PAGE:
Solving for X: How to Design an Awesome Customer Experience

There’s something ethereal about reading a hardcover book about digital experiences. On the one hand, I’m a sucker for nice cover art and dust jackets. On the other, I enjoy highlight, Ctrl+C, Ctrl+V when pulling my quotes. I couldn’t help but think that a book discussing living in the digital era should be read on a screen. But maybe that’s the point.

I will say this, though: it gets a little meta when you’re reading about a viral YouTube video of a 1-year-old girl trying to interact with a magazine as if it’s an iPad. And then you use an actual bookmark to save that page for later. There are kids who have experienced every piece of content in a paperless way – isn’t that crazy?! And here I am, reading about it in a good old fashioned hard-cover book.

Yep, we’re living in a pretty cool time.

X: The Experience When Business Meets Design CoverBusinesses now have a unique opportunity to create experiences that connect with customers in more holistic ways. This is exactly what Brian Solis’ latest publication (aforementioned *print* book) explores.

X: The Experience When Business Meets Design focuses on crafting digital-first customer experiences. It’s not only well-written, it looks cool too. It’s a tight balance of visual and intellectual appeal.

Brian was generous enough to send us a signed copy, and I’ve had the pleasure of reading it over the past few days. It’s a wealth of ideas, and I’ve done my best to try and pull my favourites and summarize them for you.

Experience for the Digital Age

When we think of digital customer experiences, it’s easy to assume that they’re, well, a little gimmicky. Think of all of the campaigns you’ve seen lately that use technology for the sake of appearing “digital.”

Sure, it’s cool to have campaigns around VR/AI/heck, even Snapchat filters if you want to count that. But that’s not really what a digital customer experience is.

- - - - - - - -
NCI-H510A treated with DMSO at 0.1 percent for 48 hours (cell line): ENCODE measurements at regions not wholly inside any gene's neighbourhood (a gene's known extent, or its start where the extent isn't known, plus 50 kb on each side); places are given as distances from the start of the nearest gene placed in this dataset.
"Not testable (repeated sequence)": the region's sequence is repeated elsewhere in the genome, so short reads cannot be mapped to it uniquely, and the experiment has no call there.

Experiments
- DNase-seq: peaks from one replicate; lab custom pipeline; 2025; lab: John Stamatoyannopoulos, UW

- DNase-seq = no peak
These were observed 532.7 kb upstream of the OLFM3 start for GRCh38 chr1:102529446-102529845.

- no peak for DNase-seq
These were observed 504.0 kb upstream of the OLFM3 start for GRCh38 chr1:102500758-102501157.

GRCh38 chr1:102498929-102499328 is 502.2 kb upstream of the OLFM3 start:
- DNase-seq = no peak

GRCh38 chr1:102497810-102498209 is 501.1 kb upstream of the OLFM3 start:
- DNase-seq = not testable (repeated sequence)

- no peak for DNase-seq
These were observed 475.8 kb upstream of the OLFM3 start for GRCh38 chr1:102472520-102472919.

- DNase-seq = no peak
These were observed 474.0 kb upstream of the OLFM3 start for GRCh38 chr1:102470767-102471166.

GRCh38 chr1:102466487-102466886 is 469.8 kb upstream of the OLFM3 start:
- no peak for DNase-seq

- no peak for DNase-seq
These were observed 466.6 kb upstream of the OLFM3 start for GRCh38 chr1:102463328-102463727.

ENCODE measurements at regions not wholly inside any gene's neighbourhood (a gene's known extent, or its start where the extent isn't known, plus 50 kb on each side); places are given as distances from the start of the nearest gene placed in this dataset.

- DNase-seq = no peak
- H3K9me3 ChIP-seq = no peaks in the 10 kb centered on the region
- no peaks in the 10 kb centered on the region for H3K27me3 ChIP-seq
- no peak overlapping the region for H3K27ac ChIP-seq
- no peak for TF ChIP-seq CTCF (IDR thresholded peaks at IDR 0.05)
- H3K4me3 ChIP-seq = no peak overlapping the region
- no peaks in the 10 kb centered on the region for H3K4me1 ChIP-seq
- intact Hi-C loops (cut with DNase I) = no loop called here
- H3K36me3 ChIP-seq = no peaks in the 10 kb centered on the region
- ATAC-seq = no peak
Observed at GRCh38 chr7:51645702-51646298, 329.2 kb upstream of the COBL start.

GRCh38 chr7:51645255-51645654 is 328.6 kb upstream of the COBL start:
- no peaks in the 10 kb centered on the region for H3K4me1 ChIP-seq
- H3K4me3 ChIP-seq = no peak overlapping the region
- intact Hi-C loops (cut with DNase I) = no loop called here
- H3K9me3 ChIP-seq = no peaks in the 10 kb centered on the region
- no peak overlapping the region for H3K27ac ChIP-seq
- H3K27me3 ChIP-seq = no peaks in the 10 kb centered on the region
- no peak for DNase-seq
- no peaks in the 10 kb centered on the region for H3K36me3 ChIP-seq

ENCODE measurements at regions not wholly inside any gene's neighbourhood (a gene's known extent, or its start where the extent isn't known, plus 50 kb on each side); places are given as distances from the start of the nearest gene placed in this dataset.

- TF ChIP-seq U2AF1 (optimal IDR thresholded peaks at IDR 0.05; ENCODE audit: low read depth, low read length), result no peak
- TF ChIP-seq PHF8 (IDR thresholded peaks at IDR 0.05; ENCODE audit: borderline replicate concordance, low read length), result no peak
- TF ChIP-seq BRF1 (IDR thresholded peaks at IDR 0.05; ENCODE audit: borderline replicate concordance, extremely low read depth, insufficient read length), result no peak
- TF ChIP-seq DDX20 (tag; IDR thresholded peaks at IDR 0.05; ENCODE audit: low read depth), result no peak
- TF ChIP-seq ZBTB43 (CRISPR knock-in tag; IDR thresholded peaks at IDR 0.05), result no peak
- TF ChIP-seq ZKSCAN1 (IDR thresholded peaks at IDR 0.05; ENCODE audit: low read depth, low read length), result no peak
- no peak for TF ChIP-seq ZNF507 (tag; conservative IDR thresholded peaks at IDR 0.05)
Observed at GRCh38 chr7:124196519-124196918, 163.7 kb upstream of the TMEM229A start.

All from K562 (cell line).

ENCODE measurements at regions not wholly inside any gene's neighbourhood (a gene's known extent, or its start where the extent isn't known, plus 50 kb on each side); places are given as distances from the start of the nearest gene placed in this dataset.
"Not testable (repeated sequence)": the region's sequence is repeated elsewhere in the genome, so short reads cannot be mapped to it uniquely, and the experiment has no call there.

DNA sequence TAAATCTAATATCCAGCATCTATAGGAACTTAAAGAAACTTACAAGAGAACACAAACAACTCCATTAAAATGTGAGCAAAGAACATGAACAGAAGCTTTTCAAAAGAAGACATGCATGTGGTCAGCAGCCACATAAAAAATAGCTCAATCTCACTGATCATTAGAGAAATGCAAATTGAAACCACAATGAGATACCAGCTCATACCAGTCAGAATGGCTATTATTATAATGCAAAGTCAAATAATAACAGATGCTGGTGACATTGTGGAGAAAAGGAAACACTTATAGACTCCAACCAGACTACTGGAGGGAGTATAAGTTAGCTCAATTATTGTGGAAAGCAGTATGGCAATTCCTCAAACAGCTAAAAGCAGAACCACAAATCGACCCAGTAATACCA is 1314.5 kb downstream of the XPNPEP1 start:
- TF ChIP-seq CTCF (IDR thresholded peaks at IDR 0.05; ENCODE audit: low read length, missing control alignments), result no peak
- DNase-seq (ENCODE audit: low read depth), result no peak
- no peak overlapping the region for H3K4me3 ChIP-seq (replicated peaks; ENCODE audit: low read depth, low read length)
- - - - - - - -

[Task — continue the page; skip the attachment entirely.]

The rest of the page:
In fact, one of my favourite ideas from X is that technology is most human when it’s invisible. It’s simultaneously at the forefront of the customer experience and in the background.

Great example of this: Disney’s Magic Band.

When visiting a Disney park, guests are now able to make cashless purchases, dinner reservations, access their hotel room, and more with one single RFID wristband. The technology itself isn’t that new, but the applications of it are becoming more sophisticated.

And the best part? It’s customer-centric. It works to enable what guests care about (wait times for certain attractions, photos, food) and it isn’t intrusive to the guest experience. In fact, the Magic Band enhances it.

This has obvious benefits for Disney as well. The data collected by the Magic Band has helped Disney create highly customized offers for events, leading to increased loyalty and revenue.

Brian describes this experience as “frictionless and invisible,” and I think this is apt. The wristbands don’t exist for guests to think “wow, Disney is really technologically advanced. How cool.” They exist to enrich the guest experience.

And now to take it one step further – that YouTube video I was referring to earlier.

There’s an entire generation of soon-to-be customers that will expect experiences that are…

  • Tailored specifically to them
  • Available on any device they choose
  • Seamless

There’s no longer such a thing as “the second screen” – there’s only the first screen. Maybe even the only screen! When we’re thinking about where to meet our customers, we need to think not just about where they are now, but where they will be.

The Medium is More Than the Message

But it isn’t about the technology itself. In fact, I’ve had an experience with a totally cashless event – using a wristband similar to the Magic Band – that was a disaster.